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7 ways to improve your running form Add to ...

For those of us who have been running for a long time, our bodies have adapted to our running technique. I don't advocate that people make drastic changes to their running form, but here are some tips to help avoid injury and achieve optimal performance.

Look ahead. By looking about six metres in front of you, you will not only avoid tripping over speed bumps (it happens!) but you will also hold your head at the proper angle to keep your neck muscles relaxed. Looking straight down or gazing up at the sky causes stress and tension in your neck muscles, which will lead to stiffness after long runs.

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Keep your posture straight. Distance runners have a tendency to roll our shoulders forward. When we do this, we restrict our air intake capacity by closing in our chests and we put extra strain on our upper body muscles. We don't have to run like Superman, sticking out our chest, but a good way to keep our posture erect is to roll back our shoulders on occasion during runs.

Swing those arms. Many runners and even more triathletes run with their arms very high, sometimes crossing their arms in front of their chest. This tightens up the upper body and wastes energy. For a proper arm swing, drop your shoulders, bend your elbows at roughly 90 degrees and swing your arms so your hand grazes your hip on each stride.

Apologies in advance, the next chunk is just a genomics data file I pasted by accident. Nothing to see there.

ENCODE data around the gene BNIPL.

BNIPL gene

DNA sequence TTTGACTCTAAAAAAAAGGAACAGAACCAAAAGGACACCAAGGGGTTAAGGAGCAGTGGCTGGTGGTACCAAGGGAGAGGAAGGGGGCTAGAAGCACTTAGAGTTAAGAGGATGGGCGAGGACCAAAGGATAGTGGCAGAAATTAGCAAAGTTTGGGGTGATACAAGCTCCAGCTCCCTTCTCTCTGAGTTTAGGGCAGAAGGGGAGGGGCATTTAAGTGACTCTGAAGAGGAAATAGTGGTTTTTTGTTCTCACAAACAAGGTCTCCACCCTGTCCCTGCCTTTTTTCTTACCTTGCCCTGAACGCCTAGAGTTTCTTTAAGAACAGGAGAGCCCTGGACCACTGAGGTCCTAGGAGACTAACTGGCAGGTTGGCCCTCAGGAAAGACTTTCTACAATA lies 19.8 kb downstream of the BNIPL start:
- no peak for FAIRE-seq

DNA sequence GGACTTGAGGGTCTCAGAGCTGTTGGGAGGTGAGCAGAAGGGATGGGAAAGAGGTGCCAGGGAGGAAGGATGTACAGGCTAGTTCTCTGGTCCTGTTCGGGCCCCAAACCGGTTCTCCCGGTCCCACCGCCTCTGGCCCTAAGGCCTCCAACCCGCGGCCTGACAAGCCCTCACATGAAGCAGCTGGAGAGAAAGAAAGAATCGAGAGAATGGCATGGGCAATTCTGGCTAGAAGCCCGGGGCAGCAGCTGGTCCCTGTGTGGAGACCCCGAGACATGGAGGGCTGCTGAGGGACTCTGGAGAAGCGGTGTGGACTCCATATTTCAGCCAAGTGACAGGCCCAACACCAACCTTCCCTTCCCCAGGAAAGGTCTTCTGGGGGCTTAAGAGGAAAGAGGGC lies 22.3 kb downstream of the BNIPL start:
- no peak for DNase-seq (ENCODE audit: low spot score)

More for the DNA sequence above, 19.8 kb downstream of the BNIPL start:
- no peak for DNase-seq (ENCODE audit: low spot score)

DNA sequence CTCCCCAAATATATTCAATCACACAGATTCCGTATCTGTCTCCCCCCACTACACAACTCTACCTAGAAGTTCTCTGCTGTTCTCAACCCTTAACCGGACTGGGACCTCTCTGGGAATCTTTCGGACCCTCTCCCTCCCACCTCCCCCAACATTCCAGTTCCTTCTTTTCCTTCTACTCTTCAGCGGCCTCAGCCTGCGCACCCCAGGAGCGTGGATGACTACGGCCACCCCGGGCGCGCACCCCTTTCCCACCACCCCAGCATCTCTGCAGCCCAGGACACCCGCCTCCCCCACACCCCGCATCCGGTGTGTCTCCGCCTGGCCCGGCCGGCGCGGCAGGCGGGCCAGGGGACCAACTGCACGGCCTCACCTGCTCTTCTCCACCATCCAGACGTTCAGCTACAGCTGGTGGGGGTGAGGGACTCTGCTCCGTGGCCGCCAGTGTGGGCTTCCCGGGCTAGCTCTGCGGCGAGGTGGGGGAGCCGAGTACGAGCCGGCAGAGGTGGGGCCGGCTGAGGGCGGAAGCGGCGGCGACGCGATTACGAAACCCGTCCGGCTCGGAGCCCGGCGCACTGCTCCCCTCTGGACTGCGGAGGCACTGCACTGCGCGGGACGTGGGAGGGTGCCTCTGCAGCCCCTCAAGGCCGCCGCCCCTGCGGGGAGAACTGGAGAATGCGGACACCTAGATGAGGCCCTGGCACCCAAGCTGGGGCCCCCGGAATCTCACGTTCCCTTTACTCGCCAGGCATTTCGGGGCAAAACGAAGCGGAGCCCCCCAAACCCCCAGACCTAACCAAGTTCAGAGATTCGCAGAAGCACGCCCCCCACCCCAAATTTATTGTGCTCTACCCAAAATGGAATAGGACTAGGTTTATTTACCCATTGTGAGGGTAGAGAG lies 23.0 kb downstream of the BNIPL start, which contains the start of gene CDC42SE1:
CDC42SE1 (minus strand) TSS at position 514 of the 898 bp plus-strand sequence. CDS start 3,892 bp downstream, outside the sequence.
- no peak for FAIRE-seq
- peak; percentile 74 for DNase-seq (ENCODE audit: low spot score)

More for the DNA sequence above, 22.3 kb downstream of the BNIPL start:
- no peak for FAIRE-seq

Run from the core. While running, the hips should stay in a straight line. When a runner has weak core muscles their hips will do more work than necessary, lifting and rotating, which will eventually lead to injury as other muscles compensate. Think of keeping your hips in a straight line as you run. Have a friend or coach watch to see if your hips are in line.

Drive with the knees. If you watch the best marathon runners in the world, their running form does not change much from the start all the way to the finish. For the rest of us, technique worsens as we fatigue, most notably by our reduced leg lift, also known as the marathon shuffle. Keep the knee lift in mind as you start to tire during long runs. Take a few steps with exaggerated knee lift to perk up your muscles.

Land lightly. The most difficult running motion to change is the foot strike. Some people land heavily on their heel, causing great stress up the leg and lower back and wasting energy. Others land on their toes, resulting in an inefficient bounce and putting extra pressure on lower leg muscles. The goal is to land mid-foot so that you benefit from natural shock absorption upon landing and then a strong take-off from your toes. Something to consider for either heel strikers or forefoot runners is to think of landing lightly as you run.

Check yourself out. Run in front of a mirror on a treadmill, or better yet, have someone videotape you as you run. Practise these subtle tips to gradually improve your running technique.



Nicole Stevenson is a running coach and the ninth-fastest female marathon runner in Canadian history. She is a long-time competitor in the Canada Running Series.

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